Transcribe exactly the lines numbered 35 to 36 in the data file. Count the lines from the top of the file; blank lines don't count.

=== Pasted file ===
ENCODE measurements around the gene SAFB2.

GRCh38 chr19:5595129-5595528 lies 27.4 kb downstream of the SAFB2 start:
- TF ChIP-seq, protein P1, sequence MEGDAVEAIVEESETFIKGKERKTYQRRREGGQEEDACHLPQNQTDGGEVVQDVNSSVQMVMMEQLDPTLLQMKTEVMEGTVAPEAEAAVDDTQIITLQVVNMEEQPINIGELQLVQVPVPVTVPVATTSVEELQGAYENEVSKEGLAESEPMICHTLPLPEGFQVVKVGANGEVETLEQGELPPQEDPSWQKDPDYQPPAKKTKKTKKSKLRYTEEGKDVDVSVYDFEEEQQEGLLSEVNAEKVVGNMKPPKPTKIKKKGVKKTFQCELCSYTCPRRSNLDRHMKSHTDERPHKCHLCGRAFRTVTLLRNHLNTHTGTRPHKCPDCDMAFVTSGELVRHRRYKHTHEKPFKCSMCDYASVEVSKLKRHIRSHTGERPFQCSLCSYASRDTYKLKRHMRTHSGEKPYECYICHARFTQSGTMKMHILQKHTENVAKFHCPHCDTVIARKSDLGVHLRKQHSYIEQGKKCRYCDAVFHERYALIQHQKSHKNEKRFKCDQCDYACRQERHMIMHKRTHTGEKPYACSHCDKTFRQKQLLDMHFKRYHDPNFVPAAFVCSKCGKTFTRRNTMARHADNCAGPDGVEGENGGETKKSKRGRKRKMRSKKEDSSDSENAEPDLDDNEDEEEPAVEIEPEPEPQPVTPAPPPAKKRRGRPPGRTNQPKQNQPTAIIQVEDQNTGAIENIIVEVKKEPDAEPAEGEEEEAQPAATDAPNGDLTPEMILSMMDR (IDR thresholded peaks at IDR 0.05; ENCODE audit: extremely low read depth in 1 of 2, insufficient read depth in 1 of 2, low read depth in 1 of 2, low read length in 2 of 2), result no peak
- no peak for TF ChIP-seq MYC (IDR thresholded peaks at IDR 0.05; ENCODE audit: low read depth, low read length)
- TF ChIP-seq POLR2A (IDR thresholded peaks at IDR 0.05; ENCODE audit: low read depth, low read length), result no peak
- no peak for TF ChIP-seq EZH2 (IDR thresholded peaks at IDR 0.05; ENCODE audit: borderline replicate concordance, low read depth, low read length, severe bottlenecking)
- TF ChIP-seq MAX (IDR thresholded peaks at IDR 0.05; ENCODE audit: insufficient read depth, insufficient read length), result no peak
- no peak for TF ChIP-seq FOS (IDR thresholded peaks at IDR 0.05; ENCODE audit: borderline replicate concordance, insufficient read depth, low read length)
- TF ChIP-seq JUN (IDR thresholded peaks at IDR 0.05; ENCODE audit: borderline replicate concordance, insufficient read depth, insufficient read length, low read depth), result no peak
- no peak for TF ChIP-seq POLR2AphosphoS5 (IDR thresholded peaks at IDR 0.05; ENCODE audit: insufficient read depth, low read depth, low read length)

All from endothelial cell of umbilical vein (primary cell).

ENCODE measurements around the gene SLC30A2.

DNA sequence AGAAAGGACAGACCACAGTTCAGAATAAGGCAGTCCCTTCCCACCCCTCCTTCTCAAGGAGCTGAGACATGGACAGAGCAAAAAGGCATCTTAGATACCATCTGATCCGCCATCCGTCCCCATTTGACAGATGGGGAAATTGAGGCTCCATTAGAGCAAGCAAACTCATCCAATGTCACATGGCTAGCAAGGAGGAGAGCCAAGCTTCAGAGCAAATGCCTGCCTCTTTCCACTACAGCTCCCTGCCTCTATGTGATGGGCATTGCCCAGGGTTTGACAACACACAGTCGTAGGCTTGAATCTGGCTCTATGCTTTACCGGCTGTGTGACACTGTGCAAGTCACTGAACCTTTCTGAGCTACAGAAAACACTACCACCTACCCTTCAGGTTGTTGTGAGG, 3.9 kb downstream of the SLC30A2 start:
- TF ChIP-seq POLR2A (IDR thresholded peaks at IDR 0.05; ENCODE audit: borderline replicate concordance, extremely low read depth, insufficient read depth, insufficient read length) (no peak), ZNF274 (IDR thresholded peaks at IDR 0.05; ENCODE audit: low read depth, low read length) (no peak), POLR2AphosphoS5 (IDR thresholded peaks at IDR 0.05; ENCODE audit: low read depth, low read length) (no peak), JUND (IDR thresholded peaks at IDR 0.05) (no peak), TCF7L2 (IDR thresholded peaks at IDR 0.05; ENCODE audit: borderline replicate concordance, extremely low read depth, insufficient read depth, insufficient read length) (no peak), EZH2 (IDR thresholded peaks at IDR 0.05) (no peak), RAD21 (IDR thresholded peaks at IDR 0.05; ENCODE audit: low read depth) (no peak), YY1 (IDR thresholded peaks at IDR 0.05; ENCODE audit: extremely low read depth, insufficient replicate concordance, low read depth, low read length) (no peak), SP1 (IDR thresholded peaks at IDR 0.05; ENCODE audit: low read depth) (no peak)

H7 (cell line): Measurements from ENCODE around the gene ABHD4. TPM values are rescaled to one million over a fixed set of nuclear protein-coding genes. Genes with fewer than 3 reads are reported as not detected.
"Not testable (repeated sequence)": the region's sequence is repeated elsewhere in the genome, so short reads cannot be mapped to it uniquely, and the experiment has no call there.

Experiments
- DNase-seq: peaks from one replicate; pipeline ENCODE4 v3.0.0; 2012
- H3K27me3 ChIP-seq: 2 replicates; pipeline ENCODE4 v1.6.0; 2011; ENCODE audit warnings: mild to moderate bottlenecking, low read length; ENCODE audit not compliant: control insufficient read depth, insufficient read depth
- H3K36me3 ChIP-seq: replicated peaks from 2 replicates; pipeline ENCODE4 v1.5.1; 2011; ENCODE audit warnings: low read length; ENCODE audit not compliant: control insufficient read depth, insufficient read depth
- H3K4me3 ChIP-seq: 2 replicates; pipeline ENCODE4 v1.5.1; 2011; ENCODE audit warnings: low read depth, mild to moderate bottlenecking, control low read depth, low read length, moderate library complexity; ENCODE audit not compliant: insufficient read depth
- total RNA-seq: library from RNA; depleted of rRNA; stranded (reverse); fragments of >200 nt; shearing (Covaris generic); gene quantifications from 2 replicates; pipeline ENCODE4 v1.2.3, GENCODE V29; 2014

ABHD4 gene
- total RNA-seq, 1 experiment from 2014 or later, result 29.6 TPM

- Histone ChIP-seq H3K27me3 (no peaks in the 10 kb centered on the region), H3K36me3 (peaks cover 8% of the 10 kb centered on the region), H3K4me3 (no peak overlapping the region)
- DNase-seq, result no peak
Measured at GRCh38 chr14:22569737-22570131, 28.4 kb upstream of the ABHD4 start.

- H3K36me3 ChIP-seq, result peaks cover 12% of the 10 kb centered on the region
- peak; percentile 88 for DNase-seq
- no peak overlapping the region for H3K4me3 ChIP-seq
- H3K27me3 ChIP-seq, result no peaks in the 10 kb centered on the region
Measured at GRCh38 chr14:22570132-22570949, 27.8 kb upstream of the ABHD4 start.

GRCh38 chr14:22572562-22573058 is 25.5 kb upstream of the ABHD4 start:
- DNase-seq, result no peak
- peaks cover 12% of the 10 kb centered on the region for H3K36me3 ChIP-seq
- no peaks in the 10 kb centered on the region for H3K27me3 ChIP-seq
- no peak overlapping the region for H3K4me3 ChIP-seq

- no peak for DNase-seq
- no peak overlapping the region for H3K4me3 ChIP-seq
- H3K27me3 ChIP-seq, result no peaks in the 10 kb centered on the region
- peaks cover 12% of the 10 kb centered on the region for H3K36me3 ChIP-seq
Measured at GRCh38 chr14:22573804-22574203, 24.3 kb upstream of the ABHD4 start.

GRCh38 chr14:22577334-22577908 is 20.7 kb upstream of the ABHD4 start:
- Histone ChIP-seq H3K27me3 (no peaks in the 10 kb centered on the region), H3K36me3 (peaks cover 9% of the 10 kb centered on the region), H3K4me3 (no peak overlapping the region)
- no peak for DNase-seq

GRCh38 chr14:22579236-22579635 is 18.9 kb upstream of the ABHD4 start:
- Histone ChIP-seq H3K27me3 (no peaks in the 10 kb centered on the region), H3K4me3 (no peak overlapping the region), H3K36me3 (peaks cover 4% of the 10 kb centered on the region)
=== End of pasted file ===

- peaks cover 12% of the 10 kb centered on the region for H3K36me3 ChIP-seq
- no peaks in the 10 kb centered on the region for H3K27me3 ChIP-seq